Dr. Frank Bowe, a distinguished professor for the Study of Disabilities at Hofstra University, believes that net neutrality regulations would inhibit supportive technologies that can help millions of Americans with disabilities.  Net neutrality would prohibit service level guarantees, which would hamper video relay and peer-to-peer video services.  For Americans with hearing loss, these services are “functionally equivalent to a voice phone,” according to Professor Bowe.  Regulations may also inhibit development of innovative Internet services, such as text-to-speech applications that help the blind.


  • Internet Regulations Would Harm Low-Income Consumers

Some Internet proposals would prohibit differentiated services.  That means an ISP offering a super fast 50 megabit per second service for $60 per month, would have to stop offering its 1.5 megabit per second service for $29 per month and thereby deny the choice to low-income consumers perfectly satisfied with the $29 a month service.  As Dr. Darby pointed out in a recent ConsumerGram, service and price differentiation is not only prevalent in the marketplace, but it is a requirement for real competition.  A law against such differentiation would discriminate against poor consumers who prefer economy services that would be foreclosed by the one-size-fits-all requirement. 


  • Internet Regulations Would Harm the Aged and Infirm

Because Internet regulations would prohibit ISPs from offering tailored services to customers, some unique network-based applications would never be developed to help the elderly.  Thus, ISPs would be prohibited from adding extra network security for online access to hospital medical data banks.  Dedicating bandwidth to integrated monitoring and interventions systems for chronically ill patients would be illegal, since it would require prioritizing medical needs over less critical information – like music downloads and other entertainment content.  Unique video-based applications for telemedicine would be prohibited, including, for example, applications that allow doctors and hospitals to share and send video telecommunications, X-rays, and digital images to doctors and hospitals located in other parts of the country.  At risk would be telemedicine applications now used to diagnose diseases such as osteoporosis, arthritis and cancer, as well as services used to monitor homebound patients with diabetes, congestive heart failure and other serious illnesses.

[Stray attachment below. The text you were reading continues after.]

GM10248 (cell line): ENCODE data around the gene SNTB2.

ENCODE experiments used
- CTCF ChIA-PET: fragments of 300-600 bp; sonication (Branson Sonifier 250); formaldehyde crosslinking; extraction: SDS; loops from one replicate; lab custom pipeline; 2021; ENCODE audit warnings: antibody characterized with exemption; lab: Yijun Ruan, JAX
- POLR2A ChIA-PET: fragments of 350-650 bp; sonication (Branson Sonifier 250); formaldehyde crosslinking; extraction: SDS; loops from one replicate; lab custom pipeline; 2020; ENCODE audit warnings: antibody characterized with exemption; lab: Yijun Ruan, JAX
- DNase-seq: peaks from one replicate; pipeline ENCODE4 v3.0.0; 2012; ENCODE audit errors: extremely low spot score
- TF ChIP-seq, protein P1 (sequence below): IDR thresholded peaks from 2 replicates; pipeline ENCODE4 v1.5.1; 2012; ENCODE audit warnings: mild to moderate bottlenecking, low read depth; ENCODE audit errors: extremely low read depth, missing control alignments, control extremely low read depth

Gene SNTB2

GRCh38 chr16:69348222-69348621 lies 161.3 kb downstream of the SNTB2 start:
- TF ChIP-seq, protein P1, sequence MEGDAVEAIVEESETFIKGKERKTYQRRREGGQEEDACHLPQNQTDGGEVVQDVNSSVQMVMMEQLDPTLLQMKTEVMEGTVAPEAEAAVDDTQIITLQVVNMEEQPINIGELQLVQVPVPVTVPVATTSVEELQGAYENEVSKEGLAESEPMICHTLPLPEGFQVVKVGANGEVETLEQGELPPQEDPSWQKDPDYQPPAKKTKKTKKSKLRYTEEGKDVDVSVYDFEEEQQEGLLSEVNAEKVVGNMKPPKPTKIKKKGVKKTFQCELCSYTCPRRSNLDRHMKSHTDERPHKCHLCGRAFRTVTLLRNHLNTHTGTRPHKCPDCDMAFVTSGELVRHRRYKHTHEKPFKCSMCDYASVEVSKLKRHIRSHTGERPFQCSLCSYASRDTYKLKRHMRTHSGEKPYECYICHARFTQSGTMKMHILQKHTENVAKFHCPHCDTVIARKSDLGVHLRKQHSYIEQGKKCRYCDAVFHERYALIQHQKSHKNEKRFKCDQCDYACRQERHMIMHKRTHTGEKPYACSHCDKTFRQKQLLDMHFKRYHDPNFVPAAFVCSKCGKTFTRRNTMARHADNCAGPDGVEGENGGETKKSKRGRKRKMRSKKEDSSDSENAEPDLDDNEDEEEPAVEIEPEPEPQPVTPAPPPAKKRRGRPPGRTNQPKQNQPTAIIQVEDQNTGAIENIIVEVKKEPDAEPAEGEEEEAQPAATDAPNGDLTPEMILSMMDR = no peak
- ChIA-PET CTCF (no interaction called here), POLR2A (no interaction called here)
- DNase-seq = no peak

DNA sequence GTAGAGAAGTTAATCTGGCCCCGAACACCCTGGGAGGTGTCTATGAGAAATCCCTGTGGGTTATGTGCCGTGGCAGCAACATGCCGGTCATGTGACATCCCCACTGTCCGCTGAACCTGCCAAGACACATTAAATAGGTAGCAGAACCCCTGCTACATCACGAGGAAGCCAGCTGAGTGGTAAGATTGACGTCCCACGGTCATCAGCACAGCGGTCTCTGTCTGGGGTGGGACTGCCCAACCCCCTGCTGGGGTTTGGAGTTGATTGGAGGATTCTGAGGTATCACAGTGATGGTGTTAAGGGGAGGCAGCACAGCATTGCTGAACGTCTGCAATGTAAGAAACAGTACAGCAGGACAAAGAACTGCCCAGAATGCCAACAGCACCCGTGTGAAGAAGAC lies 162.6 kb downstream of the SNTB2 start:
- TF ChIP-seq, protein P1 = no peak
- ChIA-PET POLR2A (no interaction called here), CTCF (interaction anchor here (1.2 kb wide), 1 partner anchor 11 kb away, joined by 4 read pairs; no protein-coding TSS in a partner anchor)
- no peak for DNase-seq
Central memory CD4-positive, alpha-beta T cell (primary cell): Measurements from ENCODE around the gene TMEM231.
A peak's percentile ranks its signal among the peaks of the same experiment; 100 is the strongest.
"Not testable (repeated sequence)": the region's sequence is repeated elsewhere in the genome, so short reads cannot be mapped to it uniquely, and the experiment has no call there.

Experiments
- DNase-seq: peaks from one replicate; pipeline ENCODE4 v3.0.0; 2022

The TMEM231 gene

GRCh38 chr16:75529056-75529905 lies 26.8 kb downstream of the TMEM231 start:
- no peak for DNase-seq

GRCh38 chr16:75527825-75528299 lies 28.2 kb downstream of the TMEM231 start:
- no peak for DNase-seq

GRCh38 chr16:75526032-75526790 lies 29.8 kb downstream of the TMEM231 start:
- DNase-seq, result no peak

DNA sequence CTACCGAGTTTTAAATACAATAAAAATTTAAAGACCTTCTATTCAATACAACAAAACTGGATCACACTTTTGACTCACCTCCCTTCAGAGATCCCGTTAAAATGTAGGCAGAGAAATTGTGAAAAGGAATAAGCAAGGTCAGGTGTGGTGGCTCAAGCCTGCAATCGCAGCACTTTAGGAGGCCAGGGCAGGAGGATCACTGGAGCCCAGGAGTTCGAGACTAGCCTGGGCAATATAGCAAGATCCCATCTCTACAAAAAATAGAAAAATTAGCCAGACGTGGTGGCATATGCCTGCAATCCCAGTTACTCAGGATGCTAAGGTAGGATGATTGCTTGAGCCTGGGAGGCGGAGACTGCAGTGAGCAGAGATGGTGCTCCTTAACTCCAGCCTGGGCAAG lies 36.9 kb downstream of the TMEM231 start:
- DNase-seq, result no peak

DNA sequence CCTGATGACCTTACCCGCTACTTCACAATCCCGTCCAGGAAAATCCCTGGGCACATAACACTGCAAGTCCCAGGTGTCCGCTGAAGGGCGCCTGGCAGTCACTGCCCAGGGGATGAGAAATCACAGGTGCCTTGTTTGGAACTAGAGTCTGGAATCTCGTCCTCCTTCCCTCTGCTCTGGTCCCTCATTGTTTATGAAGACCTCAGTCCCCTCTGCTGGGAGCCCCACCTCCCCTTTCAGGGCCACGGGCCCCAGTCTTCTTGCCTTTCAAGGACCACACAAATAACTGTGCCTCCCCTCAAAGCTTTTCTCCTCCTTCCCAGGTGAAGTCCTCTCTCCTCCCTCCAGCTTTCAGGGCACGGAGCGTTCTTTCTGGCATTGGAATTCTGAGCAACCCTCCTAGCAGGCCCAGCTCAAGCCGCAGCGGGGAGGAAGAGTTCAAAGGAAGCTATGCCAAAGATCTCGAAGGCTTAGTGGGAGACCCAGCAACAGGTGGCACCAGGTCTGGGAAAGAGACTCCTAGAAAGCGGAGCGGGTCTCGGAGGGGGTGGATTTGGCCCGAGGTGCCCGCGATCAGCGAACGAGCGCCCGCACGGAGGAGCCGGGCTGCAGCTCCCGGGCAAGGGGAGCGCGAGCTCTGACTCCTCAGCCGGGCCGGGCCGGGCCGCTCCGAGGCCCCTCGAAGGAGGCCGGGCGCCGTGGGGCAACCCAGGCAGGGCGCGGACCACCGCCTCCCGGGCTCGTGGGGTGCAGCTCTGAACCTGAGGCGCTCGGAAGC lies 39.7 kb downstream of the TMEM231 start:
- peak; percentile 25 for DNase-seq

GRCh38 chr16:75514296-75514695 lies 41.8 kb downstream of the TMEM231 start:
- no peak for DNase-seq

According to Dr. Litan, a senior fellow for the Brooking Institution and vice president of the Kauffman Foundation, accelerating broadband use – just for senior citizens and those with disabilities alone – will add $620 billion in economic benefits in the next 25 years.  However, Litan sees the imposition of Internet regulations as a real threat to these benefits.  One endocrinologist, Max E. Stachura, M.D., correctly summarized the problem with way:

“A telehealth provider could conceive a new application for monitoring or remote management and therapy, but a network neutrality framework could preclude the broadband provider from offering the necessary bandwidth configuration.  The point is that it is impossible to know today the network requirements of tomorrow’s telemedicine.  Policymakers would be unwise to lock in regulations that can only limit the flexibility of the broadband Internet.”



Consumer needs are varied, as are their willingness and ability to pay for different kinds of services.  A law that denies producers the incentive and opportunity to identify unique consumer needs, tailor services to reflect the differential value of services, and vary prices accordingly is simply not in the consumer’s best interest.  Their response to surveys makes that abundantly clear. 


If one-size-fits all is such a good idea, why not make all consumers eat the same breakfast cereal, watch the same TV shows, and drive the kind of car?  Creating a “vanilla Internet” will not promote innovation, nor will it provide options for consumers to live healthier, productive and more independent lives.



Suggested Readings:

·         Frank G. Bowe, “Net Neutrality and People with Disabilities,” Hofstra University, May 2006.

·         Robert Litan, “Great Expectation: Potential Economic Benefits to the Nation from Accelerated Broadband Deployment to Older Americans and Americans with Disabilities,” NMRC, Dec. 2005.

·         Robert Litan, “Catching the Web in a Net of Neutrality,” Special to, May 2, 2006.

·         Max E. Strachura, M.D., “Promoting Telehealth in a Broadband World, APT, June 2006.